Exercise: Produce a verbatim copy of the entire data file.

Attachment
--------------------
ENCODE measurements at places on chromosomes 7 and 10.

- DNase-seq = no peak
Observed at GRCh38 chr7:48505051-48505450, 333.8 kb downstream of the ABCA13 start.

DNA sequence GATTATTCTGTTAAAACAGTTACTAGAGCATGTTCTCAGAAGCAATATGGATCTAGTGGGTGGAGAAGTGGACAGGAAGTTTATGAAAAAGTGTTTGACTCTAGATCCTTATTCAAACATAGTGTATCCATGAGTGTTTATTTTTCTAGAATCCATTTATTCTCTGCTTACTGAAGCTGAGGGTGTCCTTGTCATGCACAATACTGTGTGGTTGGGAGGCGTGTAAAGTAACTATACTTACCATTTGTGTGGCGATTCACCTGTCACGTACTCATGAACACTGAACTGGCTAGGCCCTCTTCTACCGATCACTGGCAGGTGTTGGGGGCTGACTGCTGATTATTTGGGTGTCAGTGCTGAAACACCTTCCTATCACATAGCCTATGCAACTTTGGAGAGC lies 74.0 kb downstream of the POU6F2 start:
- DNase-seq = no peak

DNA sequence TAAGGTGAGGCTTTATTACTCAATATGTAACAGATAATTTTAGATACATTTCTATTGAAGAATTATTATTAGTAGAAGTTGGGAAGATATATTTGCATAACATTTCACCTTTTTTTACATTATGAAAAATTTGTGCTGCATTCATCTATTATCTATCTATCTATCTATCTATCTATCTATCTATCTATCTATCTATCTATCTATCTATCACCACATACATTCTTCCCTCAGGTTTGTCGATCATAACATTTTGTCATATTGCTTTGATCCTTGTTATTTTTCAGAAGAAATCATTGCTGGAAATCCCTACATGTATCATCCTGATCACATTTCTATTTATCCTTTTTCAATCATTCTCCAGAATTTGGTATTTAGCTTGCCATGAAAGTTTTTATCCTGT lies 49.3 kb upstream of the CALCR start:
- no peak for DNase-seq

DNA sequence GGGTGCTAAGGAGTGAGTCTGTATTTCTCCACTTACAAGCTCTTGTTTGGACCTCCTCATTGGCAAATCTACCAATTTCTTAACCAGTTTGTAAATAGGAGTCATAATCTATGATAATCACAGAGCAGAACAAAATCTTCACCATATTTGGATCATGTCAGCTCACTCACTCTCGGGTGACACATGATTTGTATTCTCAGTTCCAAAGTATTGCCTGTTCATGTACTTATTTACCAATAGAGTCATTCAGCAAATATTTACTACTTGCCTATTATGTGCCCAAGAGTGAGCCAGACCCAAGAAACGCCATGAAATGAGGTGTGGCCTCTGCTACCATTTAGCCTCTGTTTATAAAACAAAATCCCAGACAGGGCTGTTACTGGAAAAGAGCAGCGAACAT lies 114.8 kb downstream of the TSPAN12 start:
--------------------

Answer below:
ENCODE measurements at places on chromosomes 7 and 10.

- DNase-seq = no peak
Observed at GRCh38 chr7:48505051-48505450, 333.8 kb downstream of the ABCA13 start.

DNA sequence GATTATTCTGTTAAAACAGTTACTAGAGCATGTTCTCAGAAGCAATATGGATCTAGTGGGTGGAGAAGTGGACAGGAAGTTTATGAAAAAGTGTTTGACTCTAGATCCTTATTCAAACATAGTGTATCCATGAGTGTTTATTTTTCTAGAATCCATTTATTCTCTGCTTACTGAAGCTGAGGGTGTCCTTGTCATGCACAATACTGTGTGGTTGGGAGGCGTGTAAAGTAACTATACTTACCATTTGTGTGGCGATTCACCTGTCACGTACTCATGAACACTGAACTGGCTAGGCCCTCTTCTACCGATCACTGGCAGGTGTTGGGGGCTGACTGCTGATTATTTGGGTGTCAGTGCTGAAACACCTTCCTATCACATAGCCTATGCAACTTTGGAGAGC lies 74.0 kb downstream of the POU6F2 start:
- DNase-seq = no peak

DNA sequence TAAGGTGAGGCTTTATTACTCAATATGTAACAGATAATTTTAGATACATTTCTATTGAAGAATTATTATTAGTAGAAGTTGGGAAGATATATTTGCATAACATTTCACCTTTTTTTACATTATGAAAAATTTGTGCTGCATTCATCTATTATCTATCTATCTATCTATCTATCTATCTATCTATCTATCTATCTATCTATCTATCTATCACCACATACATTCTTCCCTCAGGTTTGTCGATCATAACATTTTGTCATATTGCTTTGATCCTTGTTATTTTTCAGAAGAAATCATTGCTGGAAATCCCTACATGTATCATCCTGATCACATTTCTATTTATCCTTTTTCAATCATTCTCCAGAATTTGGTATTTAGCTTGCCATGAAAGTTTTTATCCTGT lies 49.3 kb upstream of the CALCR start:
- no peak for DNase-seq

DNA sequence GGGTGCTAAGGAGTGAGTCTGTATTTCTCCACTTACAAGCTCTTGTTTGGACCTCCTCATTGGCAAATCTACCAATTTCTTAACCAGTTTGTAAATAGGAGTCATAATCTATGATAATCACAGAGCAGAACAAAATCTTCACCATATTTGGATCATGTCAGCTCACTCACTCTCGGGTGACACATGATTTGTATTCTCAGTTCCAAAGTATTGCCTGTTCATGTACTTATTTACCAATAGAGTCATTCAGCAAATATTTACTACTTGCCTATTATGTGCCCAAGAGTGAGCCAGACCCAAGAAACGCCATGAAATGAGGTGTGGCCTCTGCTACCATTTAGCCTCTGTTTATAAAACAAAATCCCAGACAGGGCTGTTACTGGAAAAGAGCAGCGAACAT lies 114.8 kb downstream of the TSPAN12 start: